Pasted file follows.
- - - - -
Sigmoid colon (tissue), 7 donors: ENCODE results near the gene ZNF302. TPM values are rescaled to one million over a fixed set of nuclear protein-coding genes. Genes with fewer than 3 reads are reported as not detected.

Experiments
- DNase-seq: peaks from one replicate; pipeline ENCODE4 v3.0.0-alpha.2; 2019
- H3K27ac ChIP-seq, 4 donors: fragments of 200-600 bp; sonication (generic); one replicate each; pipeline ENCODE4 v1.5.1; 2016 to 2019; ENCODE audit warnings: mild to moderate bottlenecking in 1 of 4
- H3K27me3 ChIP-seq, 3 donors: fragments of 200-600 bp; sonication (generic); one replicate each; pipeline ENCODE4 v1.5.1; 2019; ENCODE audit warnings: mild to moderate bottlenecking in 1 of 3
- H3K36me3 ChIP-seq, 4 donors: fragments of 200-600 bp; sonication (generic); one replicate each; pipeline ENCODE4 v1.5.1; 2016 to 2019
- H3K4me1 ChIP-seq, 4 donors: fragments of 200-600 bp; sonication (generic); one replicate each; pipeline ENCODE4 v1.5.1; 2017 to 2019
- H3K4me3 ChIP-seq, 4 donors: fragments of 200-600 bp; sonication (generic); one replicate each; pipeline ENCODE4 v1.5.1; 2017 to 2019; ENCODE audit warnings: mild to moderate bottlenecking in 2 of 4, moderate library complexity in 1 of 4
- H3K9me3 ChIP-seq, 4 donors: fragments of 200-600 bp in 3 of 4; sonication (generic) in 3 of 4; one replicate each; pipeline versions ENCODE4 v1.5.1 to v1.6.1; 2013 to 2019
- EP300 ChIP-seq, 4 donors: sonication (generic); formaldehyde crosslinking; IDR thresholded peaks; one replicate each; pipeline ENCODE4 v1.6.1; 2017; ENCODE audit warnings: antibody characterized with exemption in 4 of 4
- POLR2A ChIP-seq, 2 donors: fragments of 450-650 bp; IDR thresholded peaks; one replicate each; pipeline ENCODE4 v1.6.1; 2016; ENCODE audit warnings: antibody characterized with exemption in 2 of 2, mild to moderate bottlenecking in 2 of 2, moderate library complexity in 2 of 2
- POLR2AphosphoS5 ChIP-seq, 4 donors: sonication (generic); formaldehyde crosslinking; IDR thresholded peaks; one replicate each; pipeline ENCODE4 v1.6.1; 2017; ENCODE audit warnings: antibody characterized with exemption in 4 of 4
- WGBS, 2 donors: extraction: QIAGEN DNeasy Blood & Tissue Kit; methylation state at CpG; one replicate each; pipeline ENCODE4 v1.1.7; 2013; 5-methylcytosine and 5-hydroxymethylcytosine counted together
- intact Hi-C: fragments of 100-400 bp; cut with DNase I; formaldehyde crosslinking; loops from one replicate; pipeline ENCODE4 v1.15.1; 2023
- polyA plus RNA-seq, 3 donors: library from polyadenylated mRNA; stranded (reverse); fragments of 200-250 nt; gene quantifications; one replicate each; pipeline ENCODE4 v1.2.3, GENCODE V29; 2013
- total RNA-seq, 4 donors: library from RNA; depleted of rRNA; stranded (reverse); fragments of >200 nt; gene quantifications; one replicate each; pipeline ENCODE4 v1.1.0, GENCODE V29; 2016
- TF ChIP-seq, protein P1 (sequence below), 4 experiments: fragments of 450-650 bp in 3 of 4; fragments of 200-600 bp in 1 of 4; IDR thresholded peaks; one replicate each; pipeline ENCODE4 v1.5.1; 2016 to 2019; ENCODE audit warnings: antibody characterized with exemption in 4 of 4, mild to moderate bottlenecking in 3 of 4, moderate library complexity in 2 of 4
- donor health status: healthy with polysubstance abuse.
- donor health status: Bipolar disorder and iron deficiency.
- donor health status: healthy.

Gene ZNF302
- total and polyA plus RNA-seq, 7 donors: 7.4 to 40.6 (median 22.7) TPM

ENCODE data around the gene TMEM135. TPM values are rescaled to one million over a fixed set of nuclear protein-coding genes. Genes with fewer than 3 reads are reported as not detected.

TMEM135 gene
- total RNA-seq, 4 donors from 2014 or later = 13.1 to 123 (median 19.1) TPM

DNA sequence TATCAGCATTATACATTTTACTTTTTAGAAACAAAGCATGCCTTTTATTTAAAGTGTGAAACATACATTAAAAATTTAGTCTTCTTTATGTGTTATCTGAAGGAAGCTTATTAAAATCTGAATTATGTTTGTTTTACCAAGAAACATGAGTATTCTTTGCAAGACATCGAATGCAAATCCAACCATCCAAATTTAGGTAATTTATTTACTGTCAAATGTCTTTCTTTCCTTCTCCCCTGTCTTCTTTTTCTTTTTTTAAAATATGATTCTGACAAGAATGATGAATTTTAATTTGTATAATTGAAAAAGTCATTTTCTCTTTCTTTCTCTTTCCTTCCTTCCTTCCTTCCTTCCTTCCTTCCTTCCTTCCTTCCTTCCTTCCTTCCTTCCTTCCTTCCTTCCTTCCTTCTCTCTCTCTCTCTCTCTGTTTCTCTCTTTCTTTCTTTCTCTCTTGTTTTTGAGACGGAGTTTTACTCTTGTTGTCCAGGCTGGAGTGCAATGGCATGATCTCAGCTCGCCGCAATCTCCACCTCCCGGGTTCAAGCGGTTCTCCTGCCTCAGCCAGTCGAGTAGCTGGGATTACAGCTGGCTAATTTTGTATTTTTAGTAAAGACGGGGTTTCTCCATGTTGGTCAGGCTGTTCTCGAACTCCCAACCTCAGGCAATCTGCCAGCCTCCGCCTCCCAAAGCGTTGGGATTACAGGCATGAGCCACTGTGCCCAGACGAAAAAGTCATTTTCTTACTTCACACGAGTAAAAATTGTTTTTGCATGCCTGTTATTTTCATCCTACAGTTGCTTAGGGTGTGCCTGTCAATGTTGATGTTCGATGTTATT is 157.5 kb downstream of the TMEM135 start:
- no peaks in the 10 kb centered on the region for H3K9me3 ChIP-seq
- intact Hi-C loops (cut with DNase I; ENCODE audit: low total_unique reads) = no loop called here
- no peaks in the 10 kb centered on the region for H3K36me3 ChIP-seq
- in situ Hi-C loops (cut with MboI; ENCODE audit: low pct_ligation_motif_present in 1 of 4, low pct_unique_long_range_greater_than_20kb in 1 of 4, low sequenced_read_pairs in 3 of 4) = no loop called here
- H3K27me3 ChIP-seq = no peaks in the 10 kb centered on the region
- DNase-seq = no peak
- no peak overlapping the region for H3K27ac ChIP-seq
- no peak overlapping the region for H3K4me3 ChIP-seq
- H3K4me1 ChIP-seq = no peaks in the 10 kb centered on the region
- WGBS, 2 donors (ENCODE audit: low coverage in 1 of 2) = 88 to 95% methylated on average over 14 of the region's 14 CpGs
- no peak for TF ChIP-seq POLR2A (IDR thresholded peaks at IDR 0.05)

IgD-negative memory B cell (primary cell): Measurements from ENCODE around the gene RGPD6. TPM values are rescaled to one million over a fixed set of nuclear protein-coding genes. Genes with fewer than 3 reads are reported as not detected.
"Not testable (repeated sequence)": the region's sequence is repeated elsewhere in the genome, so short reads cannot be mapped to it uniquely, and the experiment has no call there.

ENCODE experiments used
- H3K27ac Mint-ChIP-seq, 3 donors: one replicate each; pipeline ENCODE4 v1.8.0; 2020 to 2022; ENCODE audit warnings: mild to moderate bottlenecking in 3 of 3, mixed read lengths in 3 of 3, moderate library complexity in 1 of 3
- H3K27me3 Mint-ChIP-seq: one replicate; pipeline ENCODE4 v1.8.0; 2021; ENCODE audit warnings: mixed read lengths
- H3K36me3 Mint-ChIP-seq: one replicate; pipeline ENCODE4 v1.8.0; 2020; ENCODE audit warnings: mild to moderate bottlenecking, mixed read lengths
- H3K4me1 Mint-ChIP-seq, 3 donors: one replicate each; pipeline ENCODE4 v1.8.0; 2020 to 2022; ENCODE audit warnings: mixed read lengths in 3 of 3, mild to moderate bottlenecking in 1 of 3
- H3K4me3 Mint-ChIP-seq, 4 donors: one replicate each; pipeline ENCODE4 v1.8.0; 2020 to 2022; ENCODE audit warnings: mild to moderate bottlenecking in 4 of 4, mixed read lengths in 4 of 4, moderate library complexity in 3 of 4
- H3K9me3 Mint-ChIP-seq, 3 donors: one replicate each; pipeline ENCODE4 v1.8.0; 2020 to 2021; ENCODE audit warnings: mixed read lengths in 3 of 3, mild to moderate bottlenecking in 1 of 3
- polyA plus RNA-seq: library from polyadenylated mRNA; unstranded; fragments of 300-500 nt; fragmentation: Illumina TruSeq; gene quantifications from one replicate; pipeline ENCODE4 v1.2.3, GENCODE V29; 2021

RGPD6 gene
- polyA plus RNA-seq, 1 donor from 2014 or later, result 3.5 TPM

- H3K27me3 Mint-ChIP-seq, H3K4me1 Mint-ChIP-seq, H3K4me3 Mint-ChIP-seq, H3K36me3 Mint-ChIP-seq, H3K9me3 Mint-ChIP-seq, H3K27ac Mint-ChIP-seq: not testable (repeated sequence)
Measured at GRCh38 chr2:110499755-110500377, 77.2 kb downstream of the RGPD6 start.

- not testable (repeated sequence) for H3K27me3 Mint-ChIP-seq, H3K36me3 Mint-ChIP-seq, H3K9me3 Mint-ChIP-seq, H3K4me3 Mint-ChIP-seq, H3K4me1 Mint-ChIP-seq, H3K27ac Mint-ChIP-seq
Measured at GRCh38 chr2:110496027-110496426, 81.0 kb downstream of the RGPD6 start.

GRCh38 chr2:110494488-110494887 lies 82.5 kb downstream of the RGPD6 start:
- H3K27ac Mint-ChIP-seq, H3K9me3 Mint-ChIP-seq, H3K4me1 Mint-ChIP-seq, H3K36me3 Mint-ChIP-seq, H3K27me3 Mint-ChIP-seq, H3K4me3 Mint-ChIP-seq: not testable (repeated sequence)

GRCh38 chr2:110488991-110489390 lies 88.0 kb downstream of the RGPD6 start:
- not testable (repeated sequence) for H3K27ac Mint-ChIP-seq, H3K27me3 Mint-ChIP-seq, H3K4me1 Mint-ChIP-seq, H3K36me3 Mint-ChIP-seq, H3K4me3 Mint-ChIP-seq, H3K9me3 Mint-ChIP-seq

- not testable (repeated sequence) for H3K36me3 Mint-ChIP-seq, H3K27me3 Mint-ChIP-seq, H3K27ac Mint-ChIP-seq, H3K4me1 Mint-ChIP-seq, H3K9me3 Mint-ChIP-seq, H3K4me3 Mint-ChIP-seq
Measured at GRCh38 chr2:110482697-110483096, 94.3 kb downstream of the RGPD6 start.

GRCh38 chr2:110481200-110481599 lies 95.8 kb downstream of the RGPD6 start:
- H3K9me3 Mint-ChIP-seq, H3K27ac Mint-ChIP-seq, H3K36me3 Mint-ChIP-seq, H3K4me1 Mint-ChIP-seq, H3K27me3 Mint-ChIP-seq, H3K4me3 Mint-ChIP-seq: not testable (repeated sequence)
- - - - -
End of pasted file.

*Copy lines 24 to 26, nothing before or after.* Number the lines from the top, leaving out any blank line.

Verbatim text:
TMEM135 gene
- total RNA-seq, 4 donors from 2014 or later = 13.1 to 123 (median 19.1) TPM

DNA sequence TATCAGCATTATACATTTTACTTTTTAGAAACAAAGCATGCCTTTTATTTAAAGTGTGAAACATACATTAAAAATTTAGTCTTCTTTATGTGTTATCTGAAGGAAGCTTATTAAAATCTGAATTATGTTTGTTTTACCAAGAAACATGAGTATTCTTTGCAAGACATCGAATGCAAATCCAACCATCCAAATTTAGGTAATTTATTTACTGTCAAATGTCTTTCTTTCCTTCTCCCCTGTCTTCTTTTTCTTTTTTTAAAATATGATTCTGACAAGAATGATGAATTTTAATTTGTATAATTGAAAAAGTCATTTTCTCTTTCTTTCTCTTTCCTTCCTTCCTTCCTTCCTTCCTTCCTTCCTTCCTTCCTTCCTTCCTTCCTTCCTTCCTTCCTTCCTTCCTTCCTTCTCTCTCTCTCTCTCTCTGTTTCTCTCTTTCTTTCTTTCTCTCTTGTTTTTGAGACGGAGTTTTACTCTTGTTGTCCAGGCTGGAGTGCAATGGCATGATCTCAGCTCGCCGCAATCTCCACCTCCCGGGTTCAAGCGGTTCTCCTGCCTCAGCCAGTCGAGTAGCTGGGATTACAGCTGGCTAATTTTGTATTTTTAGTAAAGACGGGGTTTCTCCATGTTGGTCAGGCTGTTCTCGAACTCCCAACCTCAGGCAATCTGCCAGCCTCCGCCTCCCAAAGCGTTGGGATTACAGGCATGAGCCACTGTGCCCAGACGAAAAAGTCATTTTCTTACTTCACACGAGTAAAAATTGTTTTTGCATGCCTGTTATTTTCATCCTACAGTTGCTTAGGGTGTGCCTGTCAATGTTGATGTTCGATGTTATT is 157.5 kb downstream of the TMEM135 start: